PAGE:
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Spread Peace

Election Coverage, Virginia

  • Nov. 4th, 2008 at 7:03 PM
In the rural county of Montgomery, Virginia,  the day of this historical began cool, damp and gray.

Arriving at the polls at 6:30 am, there was already a line twisting nearly 100 feet out into the grass.  Many people I talked with were trying to get their vote in before heading off to work. Few thought the process would take long.

The first piece of campaign literature I was given was from the American Family Association, claiming to be a neutral party handing out information on key political points. The first thing listed on this campaign literature was the president hopefuls stances on issues ranging from homosexuality to abortion.

There was no mention of the economy, the Iraq or Afghanistan war, or energy polices.

According to the earliest voters, their wait was ten minutes long. But within just a half an hour later, the wait was stretching to 35 to 40 minutes. Some voters complained about the wait, but stayed in line.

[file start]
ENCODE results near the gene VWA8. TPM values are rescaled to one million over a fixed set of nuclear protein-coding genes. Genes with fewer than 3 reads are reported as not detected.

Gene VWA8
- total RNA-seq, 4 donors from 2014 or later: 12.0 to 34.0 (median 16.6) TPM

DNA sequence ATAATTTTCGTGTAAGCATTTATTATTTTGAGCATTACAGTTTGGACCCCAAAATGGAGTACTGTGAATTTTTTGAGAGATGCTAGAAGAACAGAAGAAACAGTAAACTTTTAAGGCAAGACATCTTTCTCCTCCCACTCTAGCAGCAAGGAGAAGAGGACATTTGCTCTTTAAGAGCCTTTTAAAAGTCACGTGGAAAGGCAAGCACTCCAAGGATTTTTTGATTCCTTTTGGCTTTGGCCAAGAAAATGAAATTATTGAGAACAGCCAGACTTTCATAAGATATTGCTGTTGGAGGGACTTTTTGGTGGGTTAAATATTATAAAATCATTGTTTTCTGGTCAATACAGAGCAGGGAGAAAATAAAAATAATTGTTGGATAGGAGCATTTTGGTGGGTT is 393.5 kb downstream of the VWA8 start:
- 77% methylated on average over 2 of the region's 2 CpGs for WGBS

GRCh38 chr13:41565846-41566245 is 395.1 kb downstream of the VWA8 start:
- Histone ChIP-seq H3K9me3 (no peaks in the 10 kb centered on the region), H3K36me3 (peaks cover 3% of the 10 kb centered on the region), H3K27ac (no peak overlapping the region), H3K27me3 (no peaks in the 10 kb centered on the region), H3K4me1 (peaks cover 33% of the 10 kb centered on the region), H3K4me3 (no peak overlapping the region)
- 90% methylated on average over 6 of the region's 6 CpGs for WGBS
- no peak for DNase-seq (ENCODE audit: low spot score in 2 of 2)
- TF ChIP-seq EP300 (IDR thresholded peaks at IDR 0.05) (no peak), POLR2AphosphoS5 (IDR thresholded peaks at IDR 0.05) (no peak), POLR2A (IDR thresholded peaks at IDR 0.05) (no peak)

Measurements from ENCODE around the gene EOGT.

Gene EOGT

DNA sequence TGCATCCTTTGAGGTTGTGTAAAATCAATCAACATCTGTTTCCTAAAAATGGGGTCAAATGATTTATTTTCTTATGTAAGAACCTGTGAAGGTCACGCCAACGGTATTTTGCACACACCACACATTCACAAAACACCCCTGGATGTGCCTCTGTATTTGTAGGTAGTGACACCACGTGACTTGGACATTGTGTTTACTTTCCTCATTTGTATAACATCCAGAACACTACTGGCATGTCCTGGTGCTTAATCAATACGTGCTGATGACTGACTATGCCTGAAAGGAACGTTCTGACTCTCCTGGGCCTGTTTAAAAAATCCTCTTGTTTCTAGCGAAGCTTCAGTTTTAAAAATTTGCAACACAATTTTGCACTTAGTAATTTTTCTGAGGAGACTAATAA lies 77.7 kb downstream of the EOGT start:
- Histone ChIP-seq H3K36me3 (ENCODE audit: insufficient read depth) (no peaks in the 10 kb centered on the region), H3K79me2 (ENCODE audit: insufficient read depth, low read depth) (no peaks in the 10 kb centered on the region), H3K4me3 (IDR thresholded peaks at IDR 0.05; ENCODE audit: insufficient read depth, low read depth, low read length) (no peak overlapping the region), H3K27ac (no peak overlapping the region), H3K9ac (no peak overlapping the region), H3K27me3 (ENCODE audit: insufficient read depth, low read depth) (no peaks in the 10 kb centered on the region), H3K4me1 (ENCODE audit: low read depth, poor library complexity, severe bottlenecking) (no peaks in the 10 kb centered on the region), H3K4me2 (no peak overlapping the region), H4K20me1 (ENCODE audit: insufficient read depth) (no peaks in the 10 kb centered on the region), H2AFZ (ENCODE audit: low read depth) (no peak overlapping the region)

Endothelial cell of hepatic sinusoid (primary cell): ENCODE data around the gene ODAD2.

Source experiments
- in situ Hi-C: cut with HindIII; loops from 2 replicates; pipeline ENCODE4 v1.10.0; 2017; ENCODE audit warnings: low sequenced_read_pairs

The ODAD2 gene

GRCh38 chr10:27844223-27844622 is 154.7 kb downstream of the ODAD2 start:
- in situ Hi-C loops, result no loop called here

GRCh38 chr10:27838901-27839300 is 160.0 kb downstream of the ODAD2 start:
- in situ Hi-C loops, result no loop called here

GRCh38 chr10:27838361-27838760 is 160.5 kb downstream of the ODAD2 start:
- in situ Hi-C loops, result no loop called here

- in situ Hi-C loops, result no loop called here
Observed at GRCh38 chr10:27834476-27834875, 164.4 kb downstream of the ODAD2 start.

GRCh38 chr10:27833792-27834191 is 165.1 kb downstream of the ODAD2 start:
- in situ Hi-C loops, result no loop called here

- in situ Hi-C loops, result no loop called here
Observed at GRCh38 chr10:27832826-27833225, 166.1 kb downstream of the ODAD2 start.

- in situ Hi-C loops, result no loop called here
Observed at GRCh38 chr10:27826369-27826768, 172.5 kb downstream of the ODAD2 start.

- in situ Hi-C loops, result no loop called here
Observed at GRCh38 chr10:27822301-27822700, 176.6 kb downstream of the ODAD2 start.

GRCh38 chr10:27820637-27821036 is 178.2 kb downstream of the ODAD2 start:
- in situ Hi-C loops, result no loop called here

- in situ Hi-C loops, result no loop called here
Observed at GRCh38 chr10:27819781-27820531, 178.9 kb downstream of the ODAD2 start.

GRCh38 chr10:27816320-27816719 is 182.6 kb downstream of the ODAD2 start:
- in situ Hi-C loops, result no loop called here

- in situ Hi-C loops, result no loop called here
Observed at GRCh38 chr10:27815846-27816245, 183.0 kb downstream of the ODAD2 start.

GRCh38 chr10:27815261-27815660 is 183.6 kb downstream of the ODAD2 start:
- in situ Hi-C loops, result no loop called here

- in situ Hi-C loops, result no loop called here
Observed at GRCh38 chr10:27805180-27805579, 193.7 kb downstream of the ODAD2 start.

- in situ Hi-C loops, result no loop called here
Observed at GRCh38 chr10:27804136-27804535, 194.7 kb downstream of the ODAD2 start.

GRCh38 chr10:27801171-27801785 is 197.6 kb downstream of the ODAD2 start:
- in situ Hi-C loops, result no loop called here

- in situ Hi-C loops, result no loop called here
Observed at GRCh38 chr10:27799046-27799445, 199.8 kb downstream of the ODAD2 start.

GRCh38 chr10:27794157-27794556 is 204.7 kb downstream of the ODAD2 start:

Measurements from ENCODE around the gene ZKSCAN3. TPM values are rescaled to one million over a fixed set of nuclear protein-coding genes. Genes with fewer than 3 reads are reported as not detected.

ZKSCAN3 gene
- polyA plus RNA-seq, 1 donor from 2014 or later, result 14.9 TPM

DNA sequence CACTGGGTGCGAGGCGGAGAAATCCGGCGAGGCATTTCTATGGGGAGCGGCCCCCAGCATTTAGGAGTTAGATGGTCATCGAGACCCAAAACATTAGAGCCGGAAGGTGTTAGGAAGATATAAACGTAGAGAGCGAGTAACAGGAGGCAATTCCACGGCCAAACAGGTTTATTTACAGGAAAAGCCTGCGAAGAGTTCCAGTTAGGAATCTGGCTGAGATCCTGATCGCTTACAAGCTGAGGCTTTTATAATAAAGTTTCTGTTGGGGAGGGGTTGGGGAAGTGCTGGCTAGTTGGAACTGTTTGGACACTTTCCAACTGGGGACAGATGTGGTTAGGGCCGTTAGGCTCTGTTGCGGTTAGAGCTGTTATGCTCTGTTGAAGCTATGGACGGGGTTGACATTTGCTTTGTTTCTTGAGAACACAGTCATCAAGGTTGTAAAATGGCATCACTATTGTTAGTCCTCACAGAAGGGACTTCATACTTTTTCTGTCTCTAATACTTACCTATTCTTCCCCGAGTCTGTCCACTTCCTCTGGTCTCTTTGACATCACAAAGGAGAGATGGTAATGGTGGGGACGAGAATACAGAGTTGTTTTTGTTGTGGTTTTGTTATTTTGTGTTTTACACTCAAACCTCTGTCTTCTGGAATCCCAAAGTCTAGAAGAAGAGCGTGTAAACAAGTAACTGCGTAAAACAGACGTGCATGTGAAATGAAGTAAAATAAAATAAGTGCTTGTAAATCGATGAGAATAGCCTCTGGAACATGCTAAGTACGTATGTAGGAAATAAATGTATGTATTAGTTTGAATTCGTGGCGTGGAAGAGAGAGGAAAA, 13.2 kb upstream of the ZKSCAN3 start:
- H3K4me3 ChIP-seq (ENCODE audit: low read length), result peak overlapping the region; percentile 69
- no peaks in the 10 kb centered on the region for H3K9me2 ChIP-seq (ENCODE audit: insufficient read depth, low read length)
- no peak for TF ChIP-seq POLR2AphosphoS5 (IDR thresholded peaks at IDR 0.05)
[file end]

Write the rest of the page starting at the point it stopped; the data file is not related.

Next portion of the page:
Some voters believed the wait was due to having moved the polling place to a much smaller room than before. Yet there were the same amount of voting stations as in the larger room the elections were once held in. Many voters did not know until the day before the polling station had been moved three miles east.

With in the first hour, this rural area polling station had already seen 164 votes cast.

I went back to the polling station at 6 pm to see the line still wrapped around the building, nearly 100 feet. But after exiting the library next door to the polling station 30 minutes later, the line of voters had disappeared.

The deputy of  voting told me that by noon, the rural county of Montgomery, Virginia had already seen 50% of all registered voters having cast their votes. Over 1600 voters showed up in an area of perhaps 5,000 people. They also said that while many people were very passionate about their candidate, no real problems were reported. When we requested a sticker for both McCain and Obama, they laughed and told us they had long ago run out of Obama stickers but still had an entire roll of McCain stickers.

In an area where religion and conservatism runs deep, where churches post signs that say 'I am watching your vote. God' and 'Pray, vote, pray more', most people claimed to have voted for Obama over McCain.